Despite numerous evidences for the positive effect of community pharmacists on health care, interprofessional collaboration of pharmacists and general practitioners is very often limited. Though highly trained, pharmacists remain an underutilised resource in primary health care in most western countries. This qualitative study aims at investigating pharmacists' and general practitioners' views on barriers to interprofessional collaboration in the German health care system. A total of 13 narrative in-depth interviews, and two focus group discussions with 12 pharmacists and general practitioners in Mecklenburg-Western Pomerania, a predominantly rural region of North-Eastern Germany, were conducted. The interviews aimed at exploring general practitioners' and pharmacists' attitudes, views and experiences of interprofessional collaboration. At a second stage, two focus group discussions were performed. Fieldwork was carried out by a multi-professional team. All interviews and focus group discussions were audio taped and transcribed verbatim. The constant comparative method of analysis from grounded theory was applied to the data. There are three main findings: First, mutual trust and appreciation appear to be important factors influencing the quality of interprofessional collaboration. Second, in light of negative personal experiences, pharmacists call for a predefined, clear and straightforward way to communicate with physicians. Third, given the increasing challenge to treat a rising number of elderly patients with chronic conditions, general practitioners desire competent support of experienced pharmacists. On the ground of methodological triangulation the findings of this study go beyond previous investigations and are able to provide specific recommendations for future interprofessional collaboration. First, interventions and initiatives should focus on increasing trust, e.g. by implementing multi-professional local quality circles. Second, governments and health authorities in most countries have been and still are reluctant in advancing political initiatives that bring together physicians and pharmacists. Proactive lobbying and empowerment of pharmacists are extremely important in this context. In addition, future physician and pharmaceutical training curricula should focus on comprehensive pharmacist-physician interaction at early stages within both professional educations and careers. Developing and fostering a culture of continued professional exchange and appreciation is one major challenge of future policy and research.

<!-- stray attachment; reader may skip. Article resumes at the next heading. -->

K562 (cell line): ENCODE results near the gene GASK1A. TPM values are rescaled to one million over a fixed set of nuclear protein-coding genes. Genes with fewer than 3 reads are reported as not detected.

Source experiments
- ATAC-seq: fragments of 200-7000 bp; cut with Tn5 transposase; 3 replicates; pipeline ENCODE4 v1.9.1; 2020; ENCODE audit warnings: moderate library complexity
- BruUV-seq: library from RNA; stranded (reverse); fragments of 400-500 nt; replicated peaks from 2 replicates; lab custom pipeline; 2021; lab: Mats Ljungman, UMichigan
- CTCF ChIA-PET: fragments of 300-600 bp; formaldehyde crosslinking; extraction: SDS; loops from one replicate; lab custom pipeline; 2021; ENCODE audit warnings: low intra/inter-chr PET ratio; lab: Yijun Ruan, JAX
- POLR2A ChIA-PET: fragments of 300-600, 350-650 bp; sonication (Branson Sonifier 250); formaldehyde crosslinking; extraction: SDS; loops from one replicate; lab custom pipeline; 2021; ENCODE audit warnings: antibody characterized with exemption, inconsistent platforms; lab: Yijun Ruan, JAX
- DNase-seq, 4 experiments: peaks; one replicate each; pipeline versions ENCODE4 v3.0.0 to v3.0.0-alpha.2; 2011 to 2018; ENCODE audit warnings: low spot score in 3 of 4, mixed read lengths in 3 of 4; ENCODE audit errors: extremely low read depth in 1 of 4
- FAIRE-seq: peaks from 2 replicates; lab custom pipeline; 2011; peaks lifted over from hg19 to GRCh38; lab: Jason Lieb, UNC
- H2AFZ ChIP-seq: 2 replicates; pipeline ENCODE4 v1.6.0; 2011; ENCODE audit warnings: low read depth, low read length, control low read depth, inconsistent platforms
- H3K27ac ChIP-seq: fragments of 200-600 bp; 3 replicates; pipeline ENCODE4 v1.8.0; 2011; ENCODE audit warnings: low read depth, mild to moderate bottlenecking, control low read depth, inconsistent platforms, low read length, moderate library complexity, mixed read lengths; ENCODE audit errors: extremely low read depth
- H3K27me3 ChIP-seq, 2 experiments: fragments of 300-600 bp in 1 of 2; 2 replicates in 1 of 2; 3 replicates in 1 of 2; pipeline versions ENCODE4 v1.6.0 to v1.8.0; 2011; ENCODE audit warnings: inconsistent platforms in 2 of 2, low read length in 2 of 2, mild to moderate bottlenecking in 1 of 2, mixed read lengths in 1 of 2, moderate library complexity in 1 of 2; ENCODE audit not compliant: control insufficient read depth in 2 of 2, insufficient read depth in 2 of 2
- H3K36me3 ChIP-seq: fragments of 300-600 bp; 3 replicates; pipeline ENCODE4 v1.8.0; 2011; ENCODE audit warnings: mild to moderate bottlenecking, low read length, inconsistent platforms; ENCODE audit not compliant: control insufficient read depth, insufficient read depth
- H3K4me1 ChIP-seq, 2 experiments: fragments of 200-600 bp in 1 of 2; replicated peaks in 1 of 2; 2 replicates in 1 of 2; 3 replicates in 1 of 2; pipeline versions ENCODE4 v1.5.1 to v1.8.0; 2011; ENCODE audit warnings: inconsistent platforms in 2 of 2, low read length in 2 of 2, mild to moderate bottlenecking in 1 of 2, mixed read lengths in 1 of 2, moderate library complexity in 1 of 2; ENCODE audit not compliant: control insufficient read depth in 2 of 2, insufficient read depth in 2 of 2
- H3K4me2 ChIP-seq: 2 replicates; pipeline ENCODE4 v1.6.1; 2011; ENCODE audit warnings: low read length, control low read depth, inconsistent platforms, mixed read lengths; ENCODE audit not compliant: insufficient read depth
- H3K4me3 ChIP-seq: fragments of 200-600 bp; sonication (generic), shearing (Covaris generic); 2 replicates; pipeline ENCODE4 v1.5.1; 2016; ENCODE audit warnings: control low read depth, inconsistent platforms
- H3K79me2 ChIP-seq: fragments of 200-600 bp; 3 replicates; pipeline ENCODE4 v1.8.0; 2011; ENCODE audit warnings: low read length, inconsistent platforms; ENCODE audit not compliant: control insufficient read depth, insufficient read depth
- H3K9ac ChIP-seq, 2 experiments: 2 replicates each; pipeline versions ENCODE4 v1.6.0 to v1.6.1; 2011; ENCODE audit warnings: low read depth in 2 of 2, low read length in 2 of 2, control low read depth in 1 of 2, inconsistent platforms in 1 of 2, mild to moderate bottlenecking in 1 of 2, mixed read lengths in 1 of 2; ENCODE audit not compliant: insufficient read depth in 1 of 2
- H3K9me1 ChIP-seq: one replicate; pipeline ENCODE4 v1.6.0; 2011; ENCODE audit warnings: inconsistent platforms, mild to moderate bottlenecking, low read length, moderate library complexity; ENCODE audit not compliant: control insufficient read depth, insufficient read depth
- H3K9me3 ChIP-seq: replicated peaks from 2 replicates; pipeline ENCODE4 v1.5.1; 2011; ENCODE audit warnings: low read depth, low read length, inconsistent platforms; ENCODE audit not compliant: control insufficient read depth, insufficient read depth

Twitter Demographics